In this Indian film review, we will discuss the movie Gehraiyaan, a character study centered on two wildly different protagonists – Alisha (Deepika Padukone) and Zain (Siddhant Chaturvedi). Though their stories are radically different, they find solace in each other’s company. But how well does the movie handle these themes?
The Intimacy of Gehraiyaan, the latest film from Shakun Batra, will debut on Amazon Prime Video on February 11. The intimate scenes in the movie are so real that the director, Dar Gai, has enlisted the help of a intimacy director. Intimacy is not a word that Padukone associates with Alia Bhatt, but the film does feature the actress.
‘Slumdog Millionaire’ writer-director Gai was conscious of how important intimacy was in the film and envisioned intimate scenes as something new and fresh. To create a safe and secure environment for the actors, he roped in intimacy director Dar Gai. The intimacy department also made sure to provide the cast with tips on how to act intimately. The intimacy director’s role was critical to the movie’s success.
“Gehriyaan” is one of the few Hindi films to portray adultery as a positive aspect. It is a compelling portrayal of unfaithfulness in modern relationships. The story follows two couples in the midst of a complex relationship, which inevitably leads to the collapse of their house of cards. While this is the first Indian film to tackle adultery, it is not the first.
“Gehriiyaan” is different from other films dealing with adultery because it does not focus on marriage or revelation as much as it does on morality. While Kabhi Alvida Naa Kehna and Kabhi Kabhie dealt with a more traditional approach to love, Gehraiyaan explores an unconventional one. This is because the protagonist has to choose between two people, one of whom is his or her soul mate.
Broken sibling relationship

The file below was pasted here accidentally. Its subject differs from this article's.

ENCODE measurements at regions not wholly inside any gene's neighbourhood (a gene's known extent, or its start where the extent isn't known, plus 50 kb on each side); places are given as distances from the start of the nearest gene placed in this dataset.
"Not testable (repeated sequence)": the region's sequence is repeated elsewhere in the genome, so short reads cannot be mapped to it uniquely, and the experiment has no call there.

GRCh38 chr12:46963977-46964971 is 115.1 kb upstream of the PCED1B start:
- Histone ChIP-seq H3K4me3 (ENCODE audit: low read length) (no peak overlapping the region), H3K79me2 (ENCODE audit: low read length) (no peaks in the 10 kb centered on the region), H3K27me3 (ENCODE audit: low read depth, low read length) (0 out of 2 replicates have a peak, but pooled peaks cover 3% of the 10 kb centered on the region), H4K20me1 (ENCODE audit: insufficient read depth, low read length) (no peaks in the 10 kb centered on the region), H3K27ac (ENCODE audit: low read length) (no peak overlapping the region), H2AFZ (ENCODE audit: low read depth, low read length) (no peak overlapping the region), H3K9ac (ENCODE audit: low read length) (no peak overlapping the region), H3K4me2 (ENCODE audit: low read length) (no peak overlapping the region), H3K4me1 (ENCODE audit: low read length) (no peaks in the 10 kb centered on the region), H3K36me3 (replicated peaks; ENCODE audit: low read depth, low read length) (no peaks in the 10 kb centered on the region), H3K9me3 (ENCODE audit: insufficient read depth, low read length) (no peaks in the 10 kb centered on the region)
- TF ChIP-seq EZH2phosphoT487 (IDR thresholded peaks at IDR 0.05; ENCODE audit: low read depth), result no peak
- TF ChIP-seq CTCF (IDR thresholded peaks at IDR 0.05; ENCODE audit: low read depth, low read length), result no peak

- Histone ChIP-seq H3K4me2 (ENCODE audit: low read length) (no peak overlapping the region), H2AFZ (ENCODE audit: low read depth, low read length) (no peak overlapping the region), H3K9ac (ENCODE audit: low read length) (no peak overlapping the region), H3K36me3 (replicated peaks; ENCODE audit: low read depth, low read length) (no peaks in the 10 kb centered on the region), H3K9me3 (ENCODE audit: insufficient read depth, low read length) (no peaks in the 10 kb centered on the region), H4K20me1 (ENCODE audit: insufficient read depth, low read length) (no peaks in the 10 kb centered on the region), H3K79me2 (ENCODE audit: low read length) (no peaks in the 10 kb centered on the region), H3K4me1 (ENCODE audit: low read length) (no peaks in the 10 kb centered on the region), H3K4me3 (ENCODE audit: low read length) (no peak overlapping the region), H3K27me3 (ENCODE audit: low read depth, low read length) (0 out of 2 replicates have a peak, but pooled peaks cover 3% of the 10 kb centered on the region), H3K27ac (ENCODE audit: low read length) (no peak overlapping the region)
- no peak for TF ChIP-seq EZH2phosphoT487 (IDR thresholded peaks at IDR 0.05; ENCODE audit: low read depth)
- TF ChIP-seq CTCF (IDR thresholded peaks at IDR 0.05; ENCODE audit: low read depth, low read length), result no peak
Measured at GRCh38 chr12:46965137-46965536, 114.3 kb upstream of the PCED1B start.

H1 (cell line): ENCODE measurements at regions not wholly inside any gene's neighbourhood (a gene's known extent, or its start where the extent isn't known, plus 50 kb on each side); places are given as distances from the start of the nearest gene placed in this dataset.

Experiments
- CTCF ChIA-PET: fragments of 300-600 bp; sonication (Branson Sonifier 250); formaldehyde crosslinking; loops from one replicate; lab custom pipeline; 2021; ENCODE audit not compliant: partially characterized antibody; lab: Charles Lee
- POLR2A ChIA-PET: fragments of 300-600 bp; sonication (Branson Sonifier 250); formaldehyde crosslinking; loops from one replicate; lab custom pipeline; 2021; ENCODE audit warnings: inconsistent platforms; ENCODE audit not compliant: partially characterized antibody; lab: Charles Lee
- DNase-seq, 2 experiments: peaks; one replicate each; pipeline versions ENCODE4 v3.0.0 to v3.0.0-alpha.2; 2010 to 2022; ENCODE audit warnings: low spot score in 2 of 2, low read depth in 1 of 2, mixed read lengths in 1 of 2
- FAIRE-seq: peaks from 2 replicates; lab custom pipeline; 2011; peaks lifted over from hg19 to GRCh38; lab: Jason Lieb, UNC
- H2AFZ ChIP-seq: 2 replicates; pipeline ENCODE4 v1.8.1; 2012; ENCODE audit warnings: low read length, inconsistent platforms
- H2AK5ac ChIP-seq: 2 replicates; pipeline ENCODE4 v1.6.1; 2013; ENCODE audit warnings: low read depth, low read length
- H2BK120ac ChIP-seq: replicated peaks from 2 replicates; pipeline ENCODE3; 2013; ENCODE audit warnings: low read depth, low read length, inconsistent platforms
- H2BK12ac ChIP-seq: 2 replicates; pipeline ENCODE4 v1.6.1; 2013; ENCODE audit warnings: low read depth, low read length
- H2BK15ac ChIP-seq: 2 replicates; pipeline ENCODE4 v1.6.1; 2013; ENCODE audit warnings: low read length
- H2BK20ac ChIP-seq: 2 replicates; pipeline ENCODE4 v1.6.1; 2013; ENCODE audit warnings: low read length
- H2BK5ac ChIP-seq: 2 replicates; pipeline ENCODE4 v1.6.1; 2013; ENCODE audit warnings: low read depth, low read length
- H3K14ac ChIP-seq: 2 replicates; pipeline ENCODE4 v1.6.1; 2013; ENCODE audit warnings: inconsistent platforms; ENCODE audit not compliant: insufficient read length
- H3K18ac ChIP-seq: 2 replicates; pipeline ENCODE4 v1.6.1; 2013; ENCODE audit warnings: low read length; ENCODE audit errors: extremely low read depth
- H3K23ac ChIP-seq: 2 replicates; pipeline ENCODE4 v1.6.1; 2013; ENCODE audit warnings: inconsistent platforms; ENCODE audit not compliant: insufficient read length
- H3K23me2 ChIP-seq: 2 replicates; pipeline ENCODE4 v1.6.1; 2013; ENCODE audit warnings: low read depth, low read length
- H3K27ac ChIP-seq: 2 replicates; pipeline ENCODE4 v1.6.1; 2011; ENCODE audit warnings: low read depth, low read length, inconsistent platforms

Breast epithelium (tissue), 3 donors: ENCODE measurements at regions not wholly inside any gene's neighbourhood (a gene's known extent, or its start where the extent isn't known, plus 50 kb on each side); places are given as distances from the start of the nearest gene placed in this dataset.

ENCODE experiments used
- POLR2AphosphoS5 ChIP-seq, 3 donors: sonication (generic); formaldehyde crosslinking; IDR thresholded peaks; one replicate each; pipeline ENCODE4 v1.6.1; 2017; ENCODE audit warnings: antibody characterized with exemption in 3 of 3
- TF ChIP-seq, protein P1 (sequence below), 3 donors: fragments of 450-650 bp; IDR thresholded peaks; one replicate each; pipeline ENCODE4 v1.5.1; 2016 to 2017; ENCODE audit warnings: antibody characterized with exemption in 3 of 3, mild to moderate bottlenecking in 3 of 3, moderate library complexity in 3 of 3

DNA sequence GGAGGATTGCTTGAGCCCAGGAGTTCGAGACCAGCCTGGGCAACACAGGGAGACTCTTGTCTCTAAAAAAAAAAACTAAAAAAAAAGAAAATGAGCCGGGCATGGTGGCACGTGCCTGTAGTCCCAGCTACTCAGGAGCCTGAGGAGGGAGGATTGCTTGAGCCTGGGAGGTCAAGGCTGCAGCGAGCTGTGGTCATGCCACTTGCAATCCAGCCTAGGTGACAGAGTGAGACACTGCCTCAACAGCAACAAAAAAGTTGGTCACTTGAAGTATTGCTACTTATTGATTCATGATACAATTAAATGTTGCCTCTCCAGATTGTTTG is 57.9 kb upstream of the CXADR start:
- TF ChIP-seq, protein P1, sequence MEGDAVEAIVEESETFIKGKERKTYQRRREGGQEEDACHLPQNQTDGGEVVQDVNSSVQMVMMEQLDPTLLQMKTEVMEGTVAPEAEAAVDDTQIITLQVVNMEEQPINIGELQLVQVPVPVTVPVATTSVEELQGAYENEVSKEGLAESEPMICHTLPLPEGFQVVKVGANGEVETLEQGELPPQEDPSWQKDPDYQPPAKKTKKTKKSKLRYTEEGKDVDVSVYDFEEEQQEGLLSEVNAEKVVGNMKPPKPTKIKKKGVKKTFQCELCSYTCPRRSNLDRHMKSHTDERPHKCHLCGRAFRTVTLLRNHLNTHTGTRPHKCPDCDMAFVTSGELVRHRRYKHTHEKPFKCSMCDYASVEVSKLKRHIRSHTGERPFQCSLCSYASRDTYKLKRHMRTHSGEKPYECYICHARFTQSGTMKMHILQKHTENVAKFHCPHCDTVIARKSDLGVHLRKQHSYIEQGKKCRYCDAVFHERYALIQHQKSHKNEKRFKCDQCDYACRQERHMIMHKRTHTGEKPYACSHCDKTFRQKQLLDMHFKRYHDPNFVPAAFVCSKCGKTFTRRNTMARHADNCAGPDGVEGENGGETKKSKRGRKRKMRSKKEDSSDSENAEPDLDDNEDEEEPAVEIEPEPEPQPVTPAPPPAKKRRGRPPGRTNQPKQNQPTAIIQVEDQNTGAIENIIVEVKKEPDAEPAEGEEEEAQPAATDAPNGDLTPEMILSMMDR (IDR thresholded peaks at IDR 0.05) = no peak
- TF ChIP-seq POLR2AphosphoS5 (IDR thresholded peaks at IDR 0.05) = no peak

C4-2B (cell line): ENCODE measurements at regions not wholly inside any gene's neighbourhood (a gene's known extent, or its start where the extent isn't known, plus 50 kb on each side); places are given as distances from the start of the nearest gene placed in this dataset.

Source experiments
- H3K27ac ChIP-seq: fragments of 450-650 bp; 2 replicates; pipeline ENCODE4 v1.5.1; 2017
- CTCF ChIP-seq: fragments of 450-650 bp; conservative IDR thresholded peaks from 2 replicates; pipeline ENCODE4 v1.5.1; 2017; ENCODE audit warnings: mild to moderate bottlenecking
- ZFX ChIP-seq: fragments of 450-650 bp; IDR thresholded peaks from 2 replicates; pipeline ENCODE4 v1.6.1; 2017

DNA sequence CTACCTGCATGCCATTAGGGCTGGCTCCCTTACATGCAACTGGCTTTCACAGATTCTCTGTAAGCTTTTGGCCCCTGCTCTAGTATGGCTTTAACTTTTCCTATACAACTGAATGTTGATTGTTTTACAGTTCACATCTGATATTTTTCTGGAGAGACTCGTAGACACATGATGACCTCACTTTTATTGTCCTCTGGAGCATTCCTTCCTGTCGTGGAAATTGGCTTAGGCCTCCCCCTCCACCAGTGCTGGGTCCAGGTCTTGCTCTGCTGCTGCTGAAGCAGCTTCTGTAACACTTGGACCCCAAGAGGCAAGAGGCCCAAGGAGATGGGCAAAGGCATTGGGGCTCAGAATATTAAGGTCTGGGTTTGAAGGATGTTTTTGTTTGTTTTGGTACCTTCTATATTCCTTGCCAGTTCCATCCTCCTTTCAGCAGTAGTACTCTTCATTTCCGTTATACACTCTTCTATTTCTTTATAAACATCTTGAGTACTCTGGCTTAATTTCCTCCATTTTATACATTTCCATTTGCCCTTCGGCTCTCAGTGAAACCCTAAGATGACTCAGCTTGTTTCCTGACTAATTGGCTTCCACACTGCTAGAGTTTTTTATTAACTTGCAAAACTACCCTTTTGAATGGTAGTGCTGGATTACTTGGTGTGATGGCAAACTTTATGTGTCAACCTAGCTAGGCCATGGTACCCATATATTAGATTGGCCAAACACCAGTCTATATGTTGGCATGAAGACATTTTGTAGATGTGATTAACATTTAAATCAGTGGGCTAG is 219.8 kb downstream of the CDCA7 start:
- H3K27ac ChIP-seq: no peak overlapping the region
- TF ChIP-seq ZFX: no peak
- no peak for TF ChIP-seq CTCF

The story of the broken sibling relationship in Gehraiyaan is an affecting one. The movie explores the effects of loss, in the form of family, love and self. Director Shakun Batra creates an intergenerational trauma tussle, and the film’s narrative prompts viewers to form opinions about the two leads within the first 20 minutes. The complexity of the backstories, however, keeps viewers guessing.
While the first half of the film is an emotional portrait of a relationship, the second half is a business and real estate thriller with a murder mystery. There are several stylistic flourishes, such as a beautiful use of indoor spaces to express resentment and anger. In fact, it’s the film’s most heartfelt moments that compel us to watch until the final minutes.
Lack of depth
If you’re a fan of the gimmick of the movie’s premise – a young, adventurous couple who fall in love in a small village – you’ll be disappointed by this lack of depth. The story is well-made, but there’s no sense of levity, and every scene feels too predictable. There’s no sense of humour, and the movie’s overall aesthetic is jarring and overly serious.
The story is compelling, but there’s no real sense of trust between Alisha and Tia, and the film ends on a cliffhanger that further sever the sisters’ relationship. The film’s tone shifts are self-conscious, and it veers somewhere between satire and a thriller. The movie’s second half, while not completely boring, also falls into the trap of contrived, cynical direction. It undoes the first half’s efficiency and squanders all of its potential.
Lack of script
Despite its two-hour-and-28-minute runtime, the film fails to deliver on its promise. While there are many lingering moments, Gehraiyaan has few plot points. The movie is largely a study of the effects of infidelity on relationships and personal lives. Despite this, the movie does manage to deliver an emotional impact. Here are some of its problems. Here’s a brief synopsis:
A nagging lack of focus – “Gehriaan” attempts to explore the issue of toxic masculinity, but it ends up dragging itself into a series of unnecessary narrative beats that prolong the movie and distract from its core message: human nature and the need for self-expression. For example, the film’s pivotal moment relies on the character intentionally acting dumb. This feels contrived and ultimately unsatisfying.
Lack of direction
This movie starts on a decent note, but quickly loses its direction. Events are happening for the sake of effect instead of building character and developing the plot. The affair scenes become boring and predictable. The traumatic past and relationship complexities do not evoke emotion. Adding a sub-plot of corporate and financial issues to the movie makes it a mess. Overall, Gehraiyaan is a mediocre romantic drama that should have been cut.
The film fails the Bechdel test. While there are many emotionally-charged moments in the movie, the film does not progress beyond the surface. This film sags from the climax with a jarring twist that further divides the sisters. It fails the Bechdel test because it lacks depth and finesse. It ends up feeling like a snoozefest instead of a worthwhile experience. Its themes are relatable, such as toxic masculinity and intergenerational trauma, but lacks direction.